Vaping isn’t safe alternative to smoking

97 points

I was at one of my favorite restaurants just before COVID-19 restrictions, and there was an adjacent table with multiple folks vaping, creating quite a cloud of vapor.

We asked to be reseated, and the manager asked why we were concerned. His attitude was it was just water vapor. At the very least, I told him I didn’t want my guest and I inhaling the nicotine in the vapor. It turns out there’s much more to be concerned about in addition to the nicotine.

Vaping is the most prevalent tobacco practice among young people. The U.S. Surgeon General calls the situation an epidemic among this group. New research indicates those who vape are at a significantly higher risk for COVID-19.

Recent reports suggest the COVID-19 risk has decreased the numbers of those vaping. And, let’s also remember the spontaneous ignition of the lithium batteries in the vaping devices — everyone has probably seen the images of someone’s pants pocket catching on fire.

Many people believe that electronic cigarettes are safer and a healthier alternative to smoking tobacco products. The full spectrum of the health effects of smoking cigarettes has been known for many years. Health concerns among smokers include lung and other cancers, asthma, chronic obstructive pulmonary disease, diabetes, periodontal disease and heart disease. A major concern about the use of tobacco products is the generation of secondhand smoke.

Many health effects have been documented for secondhand smoke, which contains more than 7,000 chemicals, at least 70 of which have been proven to be carcinogenic. Secondhand tobacco smoke can cause more frequent asthma attacks, respiratory infections, coronary heart disease, stroke and lung cancer, among many other issues.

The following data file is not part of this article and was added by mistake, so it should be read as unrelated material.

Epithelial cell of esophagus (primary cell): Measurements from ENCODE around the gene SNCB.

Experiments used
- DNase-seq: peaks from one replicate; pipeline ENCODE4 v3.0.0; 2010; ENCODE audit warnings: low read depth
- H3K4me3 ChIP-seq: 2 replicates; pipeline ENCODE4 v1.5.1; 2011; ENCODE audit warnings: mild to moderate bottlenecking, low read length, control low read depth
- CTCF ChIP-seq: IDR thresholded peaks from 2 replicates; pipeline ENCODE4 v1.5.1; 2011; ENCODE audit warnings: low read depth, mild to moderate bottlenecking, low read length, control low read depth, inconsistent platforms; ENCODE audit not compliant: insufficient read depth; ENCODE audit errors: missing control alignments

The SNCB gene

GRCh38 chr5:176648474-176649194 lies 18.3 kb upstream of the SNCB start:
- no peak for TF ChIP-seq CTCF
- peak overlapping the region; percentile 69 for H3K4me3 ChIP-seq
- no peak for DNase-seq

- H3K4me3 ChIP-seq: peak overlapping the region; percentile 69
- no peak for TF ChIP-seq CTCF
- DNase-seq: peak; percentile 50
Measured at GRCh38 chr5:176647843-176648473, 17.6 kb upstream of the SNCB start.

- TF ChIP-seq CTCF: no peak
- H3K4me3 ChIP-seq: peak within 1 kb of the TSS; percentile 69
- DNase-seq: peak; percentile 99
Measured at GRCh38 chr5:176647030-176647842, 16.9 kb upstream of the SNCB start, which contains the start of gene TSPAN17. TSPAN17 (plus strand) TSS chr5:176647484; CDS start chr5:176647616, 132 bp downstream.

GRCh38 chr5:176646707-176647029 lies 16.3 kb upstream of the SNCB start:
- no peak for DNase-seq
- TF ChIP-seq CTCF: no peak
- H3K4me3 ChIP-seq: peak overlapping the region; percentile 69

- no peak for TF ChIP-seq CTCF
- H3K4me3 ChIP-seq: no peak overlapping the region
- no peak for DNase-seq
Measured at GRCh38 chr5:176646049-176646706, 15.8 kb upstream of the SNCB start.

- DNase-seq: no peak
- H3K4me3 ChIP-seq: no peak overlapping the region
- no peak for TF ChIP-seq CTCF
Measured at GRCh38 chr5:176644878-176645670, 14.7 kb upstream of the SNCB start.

Vaping product companies have promoted e-cigarettes as safe, but this isn’t true. E-cigarettes deliver nicotine to the lungs by heating the vapor solution. Eliminating the burning tobacco eliminates some of the harmful toxic products of tobacco and its combustion products, but the vapor contains aerosol particles and toxic chemicals, including carbonyls, polyaromatic hydrocarbons, nitrosamines, heavy metals, formaldehyde and glycols. Flavored vaping cartridges are another concern because the flavoring ingredients often produce additional toxic chemicals.

While there’s no secondhand smoke released during vaping, exhaled vapor does contain all of the same chemicals as the vaping solution, and the chemicals generated by the heating process in the device.

These toxic chemicals are exhaled to contaminate the air, and they can be inhaled by others or land and persist on surfaces where they can impact other people. Even the word “vapor” is misleading and is largely perceived as harmless by many.

Vaping is a growing public health concern. There’s an issue concerning public understanding of the risk associated with vaping. We need to make sure everyone understands that the exhaled vapor is not just water but contains toxicants that can affect human health. We must keep people informed and aware of the risks associated with this addictive habit.

Medical Discovery News is hosted by professors Norbert Herzog at Quinnipiac University, and David Niesel of the University of Texas Medical Branch. Learn more at

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